Many telephone pests are screened out by the national do-not-call registry. But there are some exceptions and loopholes that for-profit and nonprofit entities exploit.
- The politicians that created the registry cleverly excepted calls from political organizations. Go figure.
- Any entity classed as a charity can still call.
- Pollsters and survey takers can legally bug you. (Another loophole for the politicians.) Some businesses exploit this by taking a survey and then asking if they can follow up. The follow-up is a solicitation.
- Any company you’ve done business with sometime in the last 18 months can call you.
- Bill collectors can call you. (That’s probably understandable.)
When I end up actually answering an unwanted phone call from a solicitor of any kind, I usually simply hang up without saying anything. If they are especially persistent at calling back, I stay on the line long enough to tell them to stop calling. They really don’t want to waste their time talking to someone that isn’t going to buy their product/answer their questions/support their candidate/donate to their cause anyway.
Then there are the people that go door-to-door. We have a “NO SOLICITING” sign clearly displayed by the front door. Most solicitors bypass our house, but some are not discouraged by the sign. I have gotten to the point that I am very brief and blunt with those folks, while trying to remain somewhat courteous.
Last week I saw a guy making the rounds of the neighborhood. He repeatedly bypassed our home. Then one day he showed up at our door with another salesman in tow. I suspect that it was his manager who was going to show him how it is done. One of my kids answered the door and came to get me.
When I got to the door, I asked, “What do you want?” As the guy began talking, he turned his binder toward me. That allowed me to tell that what they were peddling. Before he had said five words, I interrupted. I pointed to the blazingly obvious “NO SOLICITING” sign and asked in a polite tone of voice, “Excuse me, but can you guys read?” The man responded that he hadn’t seen the sign, but the two quickly departed.
A couple of years back, a guy selling some kind of miracle gasoline additive showed up on my doorstep. When I took the same kind of approach with him, he started in on a debate about why ‘No Soliciting’ signs do not pose a legal barrier to door-to-door solicitation. I think the guy could see the fire building in my eyes. I finally said, “I don’t care what your legal manual says. It should be clear to you by now that I don’t want to be solicited!” As I closed the door, he was still saying something about how I was passing up an incredible opportunity. I’m sorry, but that’s simply not the way to win customers.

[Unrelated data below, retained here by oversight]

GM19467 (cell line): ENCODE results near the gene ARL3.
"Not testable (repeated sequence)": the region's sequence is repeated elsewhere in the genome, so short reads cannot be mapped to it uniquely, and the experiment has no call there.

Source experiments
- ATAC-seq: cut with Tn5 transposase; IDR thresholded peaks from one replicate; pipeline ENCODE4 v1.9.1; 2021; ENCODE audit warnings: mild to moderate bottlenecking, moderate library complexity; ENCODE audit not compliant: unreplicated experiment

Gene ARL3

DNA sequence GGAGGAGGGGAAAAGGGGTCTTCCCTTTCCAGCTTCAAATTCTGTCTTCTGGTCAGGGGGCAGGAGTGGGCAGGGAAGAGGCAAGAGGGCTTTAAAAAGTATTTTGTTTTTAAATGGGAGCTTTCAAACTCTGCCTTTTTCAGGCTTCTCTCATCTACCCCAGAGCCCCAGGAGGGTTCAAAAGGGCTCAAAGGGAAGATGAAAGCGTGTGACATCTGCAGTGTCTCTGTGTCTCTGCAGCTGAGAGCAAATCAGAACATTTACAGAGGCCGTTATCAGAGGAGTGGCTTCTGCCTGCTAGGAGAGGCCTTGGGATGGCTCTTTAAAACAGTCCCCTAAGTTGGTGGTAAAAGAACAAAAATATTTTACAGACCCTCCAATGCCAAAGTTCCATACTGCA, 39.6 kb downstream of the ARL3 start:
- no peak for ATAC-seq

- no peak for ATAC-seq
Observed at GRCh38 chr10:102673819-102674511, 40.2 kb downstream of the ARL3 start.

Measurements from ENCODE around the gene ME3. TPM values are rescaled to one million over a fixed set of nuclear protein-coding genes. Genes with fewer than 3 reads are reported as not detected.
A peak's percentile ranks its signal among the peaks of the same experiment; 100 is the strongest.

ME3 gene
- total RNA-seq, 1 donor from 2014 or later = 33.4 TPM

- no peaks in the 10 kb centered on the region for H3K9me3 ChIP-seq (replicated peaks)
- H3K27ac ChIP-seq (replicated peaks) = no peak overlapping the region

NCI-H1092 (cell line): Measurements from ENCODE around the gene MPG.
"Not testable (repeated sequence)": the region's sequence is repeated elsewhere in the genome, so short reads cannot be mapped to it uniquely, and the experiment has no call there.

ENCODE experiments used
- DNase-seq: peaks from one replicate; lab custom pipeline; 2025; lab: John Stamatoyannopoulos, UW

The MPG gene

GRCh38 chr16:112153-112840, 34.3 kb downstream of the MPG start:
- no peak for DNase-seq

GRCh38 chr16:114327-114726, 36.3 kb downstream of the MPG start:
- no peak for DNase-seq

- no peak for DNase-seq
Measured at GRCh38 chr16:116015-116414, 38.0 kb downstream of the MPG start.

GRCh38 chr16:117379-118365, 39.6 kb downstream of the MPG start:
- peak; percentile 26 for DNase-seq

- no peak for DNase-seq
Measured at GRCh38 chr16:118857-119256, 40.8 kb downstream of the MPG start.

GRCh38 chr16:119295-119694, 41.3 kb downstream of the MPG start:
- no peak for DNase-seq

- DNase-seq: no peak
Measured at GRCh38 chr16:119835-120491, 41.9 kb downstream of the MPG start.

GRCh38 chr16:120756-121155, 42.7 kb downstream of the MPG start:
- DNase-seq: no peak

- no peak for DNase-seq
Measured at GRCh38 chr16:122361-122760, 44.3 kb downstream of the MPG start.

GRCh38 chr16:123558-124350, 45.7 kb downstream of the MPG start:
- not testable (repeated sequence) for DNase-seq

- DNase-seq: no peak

Once a salesman caught me while I was out in the front yard with a couple of my kids, quite some distance from my protective sign. I nicely explained that I don’t allow solicitation. I think this man was an entertainer at heart. He smiled and started in on a very amusing spiel about how he was brought up to believe that solicitation had something to do with those fancily dressed ladies on street corners in certain parts of town. Before long, the guy had my kids in totally fascinated by his product demo. His act was so fun that I simply couldn’t turn him away.
I do have to say that the ‘miracle’ cleaner this man sold me is probably one of the best cleaning products I have ever used. But I’d probably have bought even if it wasn’t, as I considered his show to be worth the price. If you’re going to be a door-to-door salesman, this guy could teach you a thing or two. But I doubt that a talent like that is easily transferrable.
My wife is too kind to close the door on or hang up the phone on solicitors. She politely listens to phone solicitors until she finally tells them she’s not interested. But she has a very difficult time turning away people on the doorstep.
Perhaps I’m just cruel. But I feel as if I have a right to a certain level of privacy in my own home, and I have no problem making efforts to exclude those that would infringe on that privacy. I take no pleasure in being rude. But I do think it rather offensive when solicitors ignore my sign.
I understand the value of advertising. None of us would find out about products and services that greatly benefit us were it not for advertising, even if that marketing comes only by word of mouth. There are zones I visit where I expect to be confronted with marketing tactics. I just don’t want my front door or my telephone to be among those zones.